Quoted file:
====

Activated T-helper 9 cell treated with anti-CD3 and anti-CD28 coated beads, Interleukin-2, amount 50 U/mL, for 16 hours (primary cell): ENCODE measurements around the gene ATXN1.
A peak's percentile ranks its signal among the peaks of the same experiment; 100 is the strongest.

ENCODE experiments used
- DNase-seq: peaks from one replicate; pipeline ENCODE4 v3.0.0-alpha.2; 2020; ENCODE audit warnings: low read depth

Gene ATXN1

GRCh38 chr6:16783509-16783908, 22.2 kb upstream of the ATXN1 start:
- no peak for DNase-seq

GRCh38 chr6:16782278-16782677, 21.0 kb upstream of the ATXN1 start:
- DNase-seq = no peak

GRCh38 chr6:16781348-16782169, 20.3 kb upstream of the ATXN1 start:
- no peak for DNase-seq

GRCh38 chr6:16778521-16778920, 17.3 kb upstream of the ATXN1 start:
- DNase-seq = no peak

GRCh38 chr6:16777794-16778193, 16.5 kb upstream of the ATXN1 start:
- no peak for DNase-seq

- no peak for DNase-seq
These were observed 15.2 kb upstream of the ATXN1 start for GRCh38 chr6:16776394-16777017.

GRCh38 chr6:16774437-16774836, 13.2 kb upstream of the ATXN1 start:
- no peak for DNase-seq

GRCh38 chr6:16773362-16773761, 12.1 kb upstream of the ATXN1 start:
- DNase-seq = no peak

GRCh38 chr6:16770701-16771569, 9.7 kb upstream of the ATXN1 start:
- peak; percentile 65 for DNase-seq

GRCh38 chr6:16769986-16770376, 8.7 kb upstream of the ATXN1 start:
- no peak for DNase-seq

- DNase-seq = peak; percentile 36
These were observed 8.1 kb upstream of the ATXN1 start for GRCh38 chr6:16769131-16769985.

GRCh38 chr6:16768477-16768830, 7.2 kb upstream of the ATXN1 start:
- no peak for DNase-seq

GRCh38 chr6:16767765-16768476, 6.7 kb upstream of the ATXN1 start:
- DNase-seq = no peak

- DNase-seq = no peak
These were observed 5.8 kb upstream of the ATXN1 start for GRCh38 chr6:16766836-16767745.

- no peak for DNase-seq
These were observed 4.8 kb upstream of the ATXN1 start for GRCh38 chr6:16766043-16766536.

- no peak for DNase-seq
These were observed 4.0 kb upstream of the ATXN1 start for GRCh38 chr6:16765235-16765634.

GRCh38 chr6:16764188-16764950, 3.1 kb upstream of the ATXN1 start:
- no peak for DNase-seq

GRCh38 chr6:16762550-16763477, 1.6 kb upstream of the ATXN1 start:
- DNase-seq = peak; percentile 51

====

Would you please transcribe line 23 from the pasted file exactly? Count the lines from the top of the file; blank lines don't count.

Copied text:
- peak; percentile 65 for DNase-seq